In contrast to standard video endoscopy, magnifying endoscopy after local acetic acid application enables recognition of mucosal surface architecture.
Dr Hoffman and colleagues from Germany investigated the diagnostic yield of magnifying endoscopy with acetic acid-targeted biopsies vs 4-quadrant biopsies.
The investigative team conducted a prospective randomized trial with crossover design.
The team randomized patients to undergo either standard video endoscopy with 4-quadrant biopsies or magnifying endoscopy with acetic acid application.
All patients were re-examined 14 days after the initial endoscopy with the corresponding procedure.
|Magnifying endoscopy predicted Barrett's epithelium with a sensitivity of 100%|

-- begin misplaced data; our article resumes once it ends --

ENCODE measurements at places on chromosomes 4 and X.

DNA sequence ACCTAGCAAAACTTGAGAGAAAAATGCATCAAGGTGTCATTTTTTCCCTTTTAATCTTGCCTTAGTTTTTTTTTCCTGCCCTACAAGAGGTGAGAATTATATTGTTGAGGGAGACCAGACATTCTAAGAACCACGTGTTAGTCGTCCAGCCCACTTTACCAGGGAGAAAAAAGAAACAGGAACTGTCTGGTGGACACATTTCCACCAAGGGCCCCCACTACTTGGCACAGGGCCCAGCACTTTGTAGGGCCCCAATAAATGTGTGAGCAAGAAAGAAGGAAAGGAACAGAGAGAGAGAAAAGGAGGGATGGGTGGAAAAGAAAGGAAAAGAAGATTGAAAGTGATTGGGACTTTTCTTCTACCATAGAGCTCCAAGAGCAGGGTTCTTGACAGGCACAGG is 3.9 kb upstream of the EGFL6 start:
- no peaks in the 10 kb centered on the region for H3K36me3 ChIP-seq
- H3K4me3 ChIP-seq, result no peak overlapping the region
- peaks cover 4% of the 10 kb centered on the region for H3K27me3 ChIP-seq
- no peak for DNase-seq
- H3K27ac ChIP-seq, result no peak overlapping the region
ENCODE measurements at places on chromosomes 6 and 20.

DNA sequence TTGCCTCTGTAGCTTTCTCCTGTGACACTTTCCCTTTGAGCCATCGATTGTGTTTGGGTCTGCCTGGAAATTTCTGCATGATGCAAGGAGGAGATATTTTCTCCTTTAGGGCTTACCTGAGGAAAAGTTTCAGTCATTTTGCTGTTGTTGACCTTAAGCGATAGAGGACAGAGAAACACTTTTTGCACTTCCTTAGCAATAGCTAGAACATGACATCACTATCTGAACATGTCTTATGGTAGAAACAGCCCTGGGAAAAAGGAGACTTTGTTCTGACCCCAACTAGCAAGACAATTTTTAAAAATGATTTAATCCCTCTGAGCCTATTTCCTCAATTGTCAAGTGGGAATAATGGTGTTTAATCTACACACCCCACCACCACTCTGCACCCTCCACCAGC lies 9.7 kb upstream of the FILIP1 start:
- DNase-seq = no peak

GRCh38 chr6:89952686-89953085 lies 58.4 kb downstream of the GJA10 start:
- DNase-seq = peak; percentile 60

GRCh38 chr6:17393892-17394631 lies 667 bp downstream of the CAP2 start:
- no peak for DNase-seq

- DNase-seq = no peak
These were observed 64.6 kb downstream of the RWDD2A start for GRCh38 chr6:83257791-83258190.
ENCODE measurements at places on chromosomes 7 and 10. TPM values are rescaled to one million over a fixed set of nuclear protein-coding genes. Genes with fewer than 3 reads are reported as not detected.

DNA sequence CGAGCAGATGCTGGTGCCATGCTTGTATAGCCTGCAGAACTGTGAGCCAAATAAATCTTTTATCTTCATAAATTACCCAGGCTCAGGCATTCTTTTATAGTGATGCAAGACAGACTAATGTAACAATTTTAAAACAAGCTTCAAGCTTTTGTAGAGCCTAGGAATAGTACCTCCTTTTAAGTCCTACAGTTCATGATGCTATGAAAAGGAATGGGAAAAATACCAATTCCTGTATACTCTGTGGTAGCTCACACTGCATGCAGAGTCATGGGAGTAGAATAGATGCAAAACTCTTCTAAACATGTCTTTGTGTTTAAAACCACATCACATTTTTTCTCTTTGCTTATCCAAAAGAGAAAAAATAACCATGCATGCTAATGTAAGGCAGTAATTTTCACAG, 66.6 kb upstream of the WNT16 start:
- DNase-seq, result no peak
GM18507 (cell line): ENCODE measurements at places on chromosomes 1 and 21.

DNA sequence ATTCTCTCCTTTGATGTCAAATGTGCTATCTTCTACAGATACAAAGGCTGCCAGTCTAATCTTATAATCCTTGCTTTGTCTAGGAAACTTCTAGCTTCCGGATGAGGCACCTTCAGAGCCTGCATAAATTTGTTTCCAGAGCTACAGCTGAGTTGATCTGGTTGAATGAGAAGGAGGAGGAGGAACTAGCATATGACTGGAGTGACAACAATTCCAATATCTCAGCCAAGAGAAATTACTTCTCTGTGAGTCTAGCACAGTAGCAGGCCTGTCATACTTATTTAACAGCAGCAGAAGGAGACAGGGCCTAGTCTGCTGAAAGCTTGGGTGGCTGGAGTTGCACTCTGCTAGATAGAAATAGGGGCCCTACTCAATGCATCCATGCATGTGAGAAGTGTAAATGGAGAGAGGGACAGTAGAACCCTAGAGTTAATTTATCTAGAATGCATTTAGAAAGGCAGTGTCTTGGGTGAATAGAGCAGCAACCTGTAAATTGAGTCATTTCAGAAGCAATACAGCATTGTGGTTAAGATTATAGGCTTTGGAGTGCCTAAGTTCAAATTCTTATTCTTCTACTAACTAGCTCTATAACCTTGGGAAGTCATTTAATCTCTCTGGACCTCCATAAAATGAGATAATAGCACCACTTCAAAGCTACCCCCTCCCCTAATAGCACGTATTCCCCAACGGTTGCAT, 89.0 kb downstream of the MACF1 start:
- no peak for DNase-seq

The investigators' primary outcome analysis was the histological proof of Barrett's epithelium.
The team also assessed the correlation between the presence of Barrett's epithelium and the needed number of biopsies to confirm Barrett's epithelium for the 2 different procedures.
Magnifying endoscopy enabled the prediction of Barrett's epithelium with a sensitivity of 100% and a specificity of 66%, respectively.
The investigators found that acetic acid-guided biopsies obtained 78% of tissues containing Barrett's epithelium compared to 57% with random biopsies.
Dr Hoffman's team concludes, “Magnifying endoscopy with acetic acid-guided biopsies is superior to standard video endoscopy with random biopsies.”
“The number of biopsies needed to confirm Barrett's epithelium is half as much when compared to random biopsies.”